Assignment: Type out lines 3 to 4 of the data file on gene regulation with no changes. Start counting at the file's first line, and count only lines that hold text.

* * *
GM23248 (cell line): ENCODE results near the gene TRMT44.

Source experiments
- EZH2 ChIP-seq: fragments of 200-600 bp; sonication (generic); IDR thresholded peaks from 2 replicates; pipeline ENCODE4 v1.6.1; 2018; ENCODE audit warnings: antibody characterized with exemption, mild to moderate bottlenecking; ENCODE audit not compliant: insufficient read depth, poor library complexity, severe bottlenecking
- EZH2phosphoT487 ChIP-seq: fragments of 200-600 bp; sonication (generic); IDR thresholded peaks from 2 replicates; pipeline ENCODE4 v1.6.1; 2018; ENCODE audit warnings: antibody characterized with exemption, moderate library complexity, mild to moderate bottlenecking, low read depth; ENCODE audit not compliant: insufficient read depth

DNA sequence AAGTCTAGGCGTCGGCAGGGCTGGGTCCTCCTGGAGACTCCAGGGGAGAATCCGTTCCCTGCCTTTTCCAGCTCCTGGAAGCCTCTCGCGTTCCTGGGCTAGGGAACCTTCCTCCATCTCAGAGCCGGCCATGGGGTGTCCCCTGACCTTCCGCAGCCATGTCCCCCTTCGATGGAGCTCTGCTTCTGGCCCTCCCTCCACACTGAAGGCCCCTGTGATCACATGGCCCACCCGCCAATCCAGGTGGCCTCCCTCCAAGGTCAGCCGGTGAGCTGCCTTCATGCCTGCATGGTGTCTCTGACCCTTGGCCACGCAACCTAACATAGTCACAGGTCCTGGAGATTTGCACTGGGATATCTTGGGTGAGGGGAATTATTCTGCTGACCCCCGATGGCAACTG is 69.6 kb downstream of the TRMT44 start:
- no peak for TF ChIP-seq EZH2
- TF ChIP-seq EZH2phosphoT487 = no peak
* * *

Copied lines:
- EZH2 ChIP-seq: fragments of 200-600 bp; sonication (generic); IDR thresholded peaks from 2 replicates; pipeline ENCODE4 v1.6.1; 2018; ENCODE audit warnings: antibody characterized with exemption, mild to moderate bottlenecking; ENCODE audit not compliant: insufficient read depth, poor library complexity, severe bottlenecking
- EZH2phosphoT487 ChIP-seq: fragments of 200-600 bp; sonication (generic); IDR thresholded peaks from 2 replicates; pipeline ENCODE4 v1.6.1; 2018; ENCODE audit warnings: antibody characterized with exemption, moderate library complexity, mild to moderate bottlenecking, low read depth; ENCODE audit not compliant: insufficient read depth